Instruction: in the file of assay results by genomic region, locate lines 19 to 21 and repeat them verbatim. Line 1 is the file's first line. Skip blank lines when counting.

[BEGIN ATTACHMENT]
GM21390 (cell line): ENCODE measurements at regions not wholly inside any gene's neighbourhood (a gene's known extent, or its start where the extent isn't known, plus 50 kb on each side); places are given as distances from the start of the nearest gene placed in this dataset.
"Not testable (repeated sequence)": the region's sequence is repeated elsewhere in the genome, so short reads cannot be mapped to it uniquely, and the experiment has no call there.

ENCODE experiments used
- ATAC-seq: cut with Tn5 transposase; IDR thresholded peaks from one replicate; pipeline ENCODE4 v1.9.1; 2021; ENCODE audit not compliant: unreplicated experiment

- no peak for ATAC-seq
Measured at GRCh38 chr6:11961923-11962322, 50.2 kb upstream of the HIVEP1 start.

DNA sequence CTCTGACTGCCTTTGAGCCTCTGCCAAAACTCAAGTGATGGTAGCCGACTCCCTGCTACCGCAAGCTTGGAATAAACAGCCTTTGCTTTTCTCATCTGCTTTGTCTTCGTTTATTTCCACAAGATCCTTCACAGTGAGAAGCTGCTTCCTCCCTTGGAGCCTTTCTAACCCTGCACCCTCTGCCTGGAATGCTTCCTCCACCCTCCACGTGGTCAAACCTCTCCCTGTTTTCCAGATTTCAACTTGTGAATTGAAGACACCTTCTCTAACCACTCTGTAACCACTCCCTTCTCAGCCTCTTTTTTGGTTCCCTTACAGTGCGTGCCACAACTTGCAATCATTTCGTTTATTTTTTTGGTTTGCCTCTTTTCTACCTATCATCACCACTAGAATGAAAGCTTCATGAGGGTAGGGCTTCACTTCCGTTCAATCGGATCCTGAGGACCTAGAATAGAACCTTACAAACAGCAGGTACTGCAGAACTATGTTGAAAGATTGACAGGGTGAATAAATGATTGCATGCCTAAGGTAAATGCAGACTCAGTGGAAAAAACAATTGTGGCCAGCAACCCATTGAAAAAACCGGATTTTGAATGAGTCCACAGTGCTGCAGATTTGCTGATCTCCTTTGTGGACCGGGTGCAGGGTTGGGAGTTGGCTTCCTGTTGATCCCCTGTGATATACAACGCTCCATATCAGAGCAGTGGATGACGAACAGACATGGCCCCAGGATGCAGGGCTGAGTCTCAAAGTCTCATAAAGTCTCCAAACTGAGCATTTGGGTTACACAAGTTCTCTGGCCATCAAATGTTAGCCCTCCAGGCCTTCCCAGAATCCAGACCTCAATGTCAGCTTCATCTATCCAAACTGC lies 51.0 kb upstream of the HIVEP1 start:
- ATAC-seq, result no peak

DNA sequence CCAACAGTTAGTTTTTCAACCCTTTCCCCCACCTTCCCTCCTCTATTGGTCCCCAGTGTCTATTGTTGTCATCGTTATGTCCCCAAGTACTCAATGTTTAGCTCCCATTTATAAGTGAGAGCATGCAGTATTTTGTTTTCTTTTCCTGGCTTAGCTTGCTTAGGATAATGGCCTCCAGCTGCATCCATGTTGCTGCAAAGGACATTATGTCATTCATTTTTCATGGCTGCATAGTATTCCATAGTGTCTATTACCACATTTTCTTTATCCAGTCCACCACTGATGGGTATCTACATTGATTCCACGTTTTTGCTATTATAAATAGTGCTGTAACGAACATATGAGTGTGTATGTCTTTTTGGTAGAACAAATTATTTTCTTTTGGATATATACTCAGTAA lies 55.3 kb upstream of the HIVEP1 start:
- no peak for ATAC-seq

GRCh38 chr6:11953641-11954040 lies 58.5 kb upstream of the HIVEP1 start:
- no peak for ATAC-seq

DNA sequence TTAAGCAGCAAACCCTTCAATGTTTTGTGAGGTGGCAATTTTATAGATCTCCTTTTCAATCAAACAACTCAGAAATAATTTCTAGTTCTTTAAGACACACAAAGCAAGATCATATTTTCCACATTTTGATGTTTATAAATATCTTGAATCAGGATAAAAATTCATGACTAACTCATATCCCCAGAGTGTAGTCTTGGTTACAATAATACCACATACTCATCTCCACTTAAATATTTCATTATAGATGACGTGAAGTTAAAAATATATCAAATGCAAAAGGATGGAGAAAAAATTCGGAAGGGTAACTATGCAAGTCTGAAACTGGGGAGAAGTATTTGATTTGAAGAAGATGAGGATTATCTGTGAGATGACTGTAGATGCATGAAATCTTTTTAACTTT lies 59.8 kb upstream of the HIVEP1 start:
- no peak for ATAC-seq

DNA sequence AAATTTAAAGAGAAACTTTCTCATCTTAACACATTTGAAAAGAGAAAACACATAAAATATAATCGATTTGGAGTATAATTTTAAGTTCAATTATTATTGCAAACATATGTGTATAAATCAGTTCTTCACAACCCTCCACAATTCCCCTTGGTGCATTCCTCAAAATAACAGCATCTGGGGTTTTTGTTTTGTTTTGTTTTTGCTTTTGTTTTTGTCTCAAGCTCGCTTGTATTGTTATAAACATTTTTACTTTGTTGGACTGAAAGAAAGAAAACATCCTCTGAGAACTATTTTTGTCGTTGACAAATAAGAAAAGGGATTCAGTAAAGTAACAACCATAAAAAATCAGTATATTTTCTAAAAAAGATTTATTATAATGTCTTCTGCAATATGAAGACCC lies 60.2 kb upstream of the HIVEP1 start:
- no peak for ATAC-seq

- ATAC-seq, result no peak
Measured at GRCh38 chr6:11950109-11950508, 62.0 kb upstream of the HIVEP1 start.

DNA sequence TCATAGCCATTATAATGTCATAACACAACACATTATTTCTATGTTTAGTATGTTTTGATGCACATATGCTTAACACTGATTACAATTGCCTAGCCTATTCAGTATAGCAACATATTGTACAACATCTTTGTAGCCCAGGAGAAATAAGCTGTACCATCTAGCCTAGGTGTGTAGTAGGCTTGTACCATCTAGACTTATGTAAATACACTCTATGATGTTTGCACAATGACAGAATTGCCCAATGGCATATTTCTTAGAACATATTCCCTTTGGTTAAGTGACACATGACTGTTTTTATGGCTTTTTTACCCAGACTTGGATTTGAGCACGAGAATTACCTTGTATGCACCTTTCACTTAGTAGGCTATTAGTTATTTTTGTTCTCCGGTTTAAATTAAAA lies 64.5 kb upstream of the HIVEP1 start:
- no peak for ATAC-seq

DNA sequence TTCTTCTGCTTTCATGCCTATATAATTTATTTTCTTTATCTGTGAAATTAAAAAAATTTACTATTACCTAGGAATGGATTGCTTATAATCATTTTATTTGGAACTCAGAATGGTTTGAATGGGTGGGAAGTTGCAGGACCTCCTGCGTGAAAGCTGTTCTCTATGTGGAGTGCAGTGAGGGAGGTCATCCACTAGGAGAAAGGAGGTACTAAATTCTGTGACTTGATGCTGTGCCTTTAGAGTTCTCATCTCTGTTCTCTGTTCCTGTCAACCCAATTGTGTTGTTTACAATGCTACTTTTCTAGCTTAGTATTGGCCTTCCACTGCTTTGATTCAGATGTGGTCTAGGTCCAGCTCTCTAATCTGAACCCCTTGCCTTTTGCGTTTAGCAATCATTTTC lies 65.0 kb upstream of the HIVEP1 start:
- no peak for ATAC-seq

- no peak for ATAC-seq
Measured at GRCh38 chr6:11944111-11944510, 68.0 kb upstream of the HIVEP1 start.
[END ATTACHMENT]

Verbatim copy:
DNA sequence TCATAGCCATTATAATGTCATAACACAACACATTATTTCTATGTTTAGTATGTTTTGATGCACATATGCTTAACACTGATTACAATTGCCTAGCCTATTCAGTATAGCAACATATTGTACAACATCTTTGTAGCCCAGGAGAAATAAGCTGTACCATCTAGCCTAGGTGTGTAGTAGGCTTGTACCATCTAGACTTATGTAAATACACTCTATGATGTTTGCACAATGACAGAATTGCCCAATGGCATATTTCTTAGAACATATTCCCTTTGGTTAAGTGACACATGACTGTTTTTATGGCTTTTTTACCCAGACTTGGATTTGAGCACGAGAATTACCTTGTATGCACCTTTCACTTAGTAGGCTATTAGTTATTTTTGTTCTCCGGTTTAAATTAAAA lies 64.5 kb upstream of the HIVEP1 start:
- no peak for ATAC-seq

DNA sequence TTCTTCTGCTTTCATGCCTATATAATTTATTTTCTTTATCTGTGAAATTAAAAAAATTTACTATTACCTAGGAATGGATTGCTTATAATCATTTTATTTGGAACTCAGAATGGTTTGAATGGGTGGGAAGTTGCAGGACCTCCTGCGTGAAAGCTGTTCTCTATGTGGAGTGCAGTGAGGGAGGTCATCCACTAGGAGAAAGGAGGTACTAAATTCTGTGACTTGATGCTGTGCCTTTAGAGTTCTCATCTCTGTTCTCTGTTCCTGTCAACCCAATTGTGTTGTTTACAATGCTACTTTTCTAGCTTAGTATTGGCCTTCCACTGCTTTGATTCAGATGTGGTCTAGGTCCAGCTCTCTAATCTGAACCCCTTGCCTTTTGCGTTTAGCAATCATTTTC lies 65.0 kb upstream of the HIVEP1 start: